But now, let's play a little game. Let's pretend, "What if Hanukkah was a Biblically mandated event, where would you expect to find it in these list of moedim?" Well, they proceed chronologically right? Starting from the spring, first you've got Pesach, first thing that appears here in Leviticus and then Shavuot, forty-nine days later, and then of course you have Rosh HaShanah and Yom Kippur, your next calendar event is going to be Sukkot, and the next holiday down the pike in the Jewish calendar after Sukkot is Hanukkah. Sukkot is the last holiday so the list is over, right? But what's the next thing you find after Sukkot? Vayedaber Hashem el-Moshe lemor, "And God spoke to Moses saying, tzav et-benei Yisrael veyikchu eleicha shemen zayit zach, "command the children of Israel and tell them to take pure olive oil", katit lama'or, "for lights", leha'a lot ner tamid, "to make sure that there is a candle, a light, that burns ever night, one night after another night." Al hamenorah hatehorah ya'aroch et-hanerot, "On the pure menorah you shall set up these lights", lifnei Hashem tamid, "before god always." Kind of spooky isn't it? I mean it really seems reminiscent, really like fore shadow of Hanukkah. In the peshat, in the simple meaning of the text, it's not actually talking about Hanukkah here.
Yes, Hanukkah is all about lighting the lights of the menorah, it's all about using the pure olive oil, all of those elements are true, but what we are talking about here is the biblical command to light the menorah every night and the candles should burn throughout the night, every night in the temple. But it's quite suggestive wouldn't you say, of the holiday that's all about the lighting of lights, the pure olive oil; the light of menorah. Right when the Parsha of holidays is over, it's not so over. There, sneaking into your field of vision, is the menorah and the light. It seems as if the Torah is hinting about something in the future. That in fact is how many commentators understands this. The ball in turn sees in this Parsha, a kind of remez, a hint, of holiday to come. He sees it, and the word for light, the word Ner for candle, or oil lamp, appears twice in this little Parsha about the menorah. The first time it appears, leha'a lot ner tamid, it's singular. The second time it appears, ya'aroch et-hanerot – it's plural, lights going from singular to plural. What does that remind you of? That's Hanukkah right? According to Beit Hillel, we start with one, but then we go to many. By the end of Hanukkah, we have eight lights. Ner becomes nerot.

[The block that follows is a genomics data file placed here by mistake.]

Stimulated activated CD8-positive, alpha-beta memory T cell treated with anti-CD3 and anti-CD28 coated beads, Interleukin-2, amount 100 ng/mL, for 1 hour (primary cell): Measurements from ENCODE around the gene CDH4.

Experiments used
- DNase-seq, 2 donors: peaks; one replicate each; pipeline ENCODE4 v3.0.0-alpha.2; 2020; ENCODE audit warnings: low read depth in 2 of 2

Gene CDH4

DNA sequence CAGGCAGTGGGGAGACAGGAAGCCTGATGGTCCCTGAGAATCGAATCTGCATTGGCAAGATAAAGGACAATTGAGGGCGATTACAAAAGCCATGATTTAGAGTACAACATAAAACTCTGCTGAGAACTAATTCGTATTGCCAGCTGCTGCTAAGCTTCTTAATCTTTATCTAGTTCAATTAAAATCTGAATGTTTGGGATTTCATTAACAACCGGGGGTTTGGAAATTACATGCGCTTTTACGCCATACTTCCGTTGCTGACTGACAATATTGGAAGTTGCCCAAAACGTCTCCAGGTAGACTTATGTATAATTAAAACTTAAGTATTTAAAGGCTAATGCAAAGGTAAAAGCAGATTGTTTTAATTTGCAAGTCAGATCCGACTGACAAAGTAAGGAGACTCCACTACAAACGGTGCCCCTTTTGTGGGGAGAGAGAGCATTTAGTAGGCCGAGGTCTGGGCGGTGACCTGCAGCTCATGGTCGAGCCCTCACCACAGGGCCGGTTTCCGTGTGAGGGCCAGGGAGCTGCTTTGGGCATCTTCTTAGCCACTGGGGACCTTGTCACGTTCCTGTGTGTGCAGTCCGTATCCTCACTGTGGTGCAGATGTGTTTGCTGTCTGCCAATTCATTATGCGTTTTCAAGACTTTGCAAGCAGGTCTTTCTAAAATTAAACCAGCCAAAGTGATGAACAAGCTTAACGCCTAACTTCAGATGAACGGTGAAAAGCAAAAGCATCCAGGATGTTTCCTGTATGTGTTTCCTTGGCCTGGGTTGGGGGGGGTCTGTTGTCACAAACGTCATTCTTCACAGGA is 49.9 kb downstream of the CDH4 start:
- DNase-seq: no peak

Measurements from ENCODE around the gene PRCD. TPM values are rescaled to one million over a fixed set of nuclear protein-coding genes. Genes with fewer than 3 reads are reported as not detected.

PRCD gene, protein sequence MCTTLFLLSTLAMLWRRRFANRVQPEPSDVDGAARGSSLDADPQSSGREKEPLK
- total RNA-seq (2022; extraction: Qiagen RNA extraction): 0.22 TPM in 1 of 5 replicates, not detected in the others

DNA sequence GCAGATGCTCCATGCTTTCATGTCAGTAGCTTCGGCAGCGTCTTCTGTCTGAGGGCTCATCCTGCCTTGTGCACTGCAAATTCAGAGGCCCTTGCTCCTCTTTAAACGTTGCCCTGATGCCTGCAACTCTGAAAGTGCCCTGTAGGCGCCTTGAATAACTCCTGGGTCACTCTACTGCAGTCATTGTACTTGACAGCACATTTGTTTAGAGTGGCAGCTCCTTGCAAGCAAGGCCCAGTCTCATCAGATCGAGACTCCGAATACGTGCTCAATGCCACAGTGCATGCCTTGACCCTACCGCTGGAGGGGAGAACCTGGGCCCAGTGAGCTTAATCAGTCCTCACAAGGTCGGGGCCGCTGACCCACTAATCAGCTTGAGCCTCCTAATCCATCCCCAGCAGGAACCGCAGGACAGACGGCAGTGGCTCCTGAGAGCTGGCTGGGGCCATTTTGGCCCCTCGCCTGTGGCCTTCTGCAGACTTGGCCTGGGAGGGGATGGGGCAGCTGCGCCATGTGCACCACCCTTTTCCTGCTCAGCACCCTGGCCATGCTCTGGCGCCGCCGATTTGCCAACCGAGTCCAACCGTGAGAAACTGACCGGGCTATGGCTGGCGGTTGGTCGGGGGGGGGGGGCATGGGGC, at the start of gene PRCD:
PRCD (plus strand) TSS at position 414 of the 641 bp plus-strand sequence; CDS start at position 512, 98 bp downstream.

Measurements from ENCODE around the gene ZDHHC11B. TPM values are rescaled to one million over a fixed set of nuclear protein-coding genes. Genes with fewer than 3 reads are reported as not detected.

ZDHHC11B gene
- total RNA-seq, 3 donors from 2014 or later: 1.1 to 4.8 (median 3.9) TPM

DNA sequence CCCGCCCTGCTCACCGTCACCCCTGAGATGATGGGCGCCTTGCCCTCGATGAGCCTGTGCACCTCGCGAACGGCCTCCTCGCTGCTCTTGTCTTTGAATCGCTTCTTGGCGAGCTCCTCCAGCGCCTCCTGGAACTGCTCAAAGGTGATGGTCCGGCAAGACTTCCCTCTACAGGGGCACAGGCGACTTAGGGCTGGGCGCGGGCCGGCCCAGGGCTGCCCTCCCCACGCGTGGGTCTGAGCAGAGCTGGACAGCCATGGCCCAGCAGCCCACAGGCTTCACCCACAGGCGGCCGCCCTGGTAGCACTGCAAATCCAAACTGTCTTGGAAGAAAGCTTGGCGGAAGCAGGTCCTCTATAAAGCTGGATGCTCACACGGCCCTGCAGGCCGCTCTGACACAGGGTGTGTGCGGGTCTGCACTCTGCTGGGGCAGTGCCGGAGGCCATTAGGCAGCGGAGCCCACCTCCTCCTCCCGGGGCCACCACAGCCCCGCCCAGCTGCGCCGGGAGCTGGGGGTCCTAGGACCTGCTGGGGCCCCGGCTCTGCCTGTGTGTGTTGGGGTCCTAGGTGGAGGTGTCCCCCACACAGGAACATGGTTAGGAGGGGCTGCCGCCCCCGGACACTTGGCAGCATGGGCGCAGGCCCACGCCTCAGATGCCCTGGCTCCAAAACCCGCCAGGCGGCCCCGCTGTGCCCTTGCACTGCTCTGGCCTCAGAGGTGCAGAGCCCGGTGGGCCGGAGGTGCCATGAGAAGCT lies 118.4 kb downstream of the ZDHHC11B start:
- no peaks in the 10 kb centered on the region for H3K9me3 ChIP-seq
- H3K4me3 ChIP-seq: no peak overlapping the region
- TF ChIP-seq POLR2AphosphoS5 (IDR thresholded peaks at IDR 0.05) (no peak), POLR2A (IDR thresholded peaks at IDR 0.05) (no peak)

I would like to suggest to you here that it's not just that Hanukkah comes during the year in the winter cycle, during the time that night outweighs daylight. It's not just about the 24 hour cycle, it's that much larger cycles of history. There is light and there is darkness there too, times when daylight outweighs light, and times when night outweighs day. The events of the moedim, the miracles of the moedim, happened in a time when light did outweigh darkness, at least in terms of God's presence in the world. These were times when miracle happened. They were times when prophets walked the earth, they were times for direct encounter between God and the entire people at a central place – the great temple in Jerusalem. These were times when in one way or another, humanity was focused on spirituality. Their focus indeed was spirituality more than it was the development of the mundane world, was before the scientific revolution, before the renaissance. The great enemy of the Torah in those days was not atheism, but avod hazarah. All cultures worshipped, the only question is, "What did you worship?" Do you have a corrupt approach to spirituality or an honest approach; but one way or another you have an approach to spirituality. You didn't ignore the world of the spirit in those days, it was right there in front of you.
But that world gradually transformed into a world more focused on the human experience, then on human kind experience with the Transcendent. It happened around the closing of the biblical era; an era where prophecy came to a close, where open miracles ceased to exists, a time when man seemed to be on their own. You had the rise of Greek culture and Humanism, and the focus on the human experience, the beginning of science as we know it, the use of observation to learn about the world, to categorize it, to explore it, the quest to find the best mode of governance for mankind, Plato's Republic, focus on objectively telling the story of humanity, Herodotus. Later on the Renaissance would take this focus on the human being and his immediate surrounding still further; and scientific revolution would take it further still.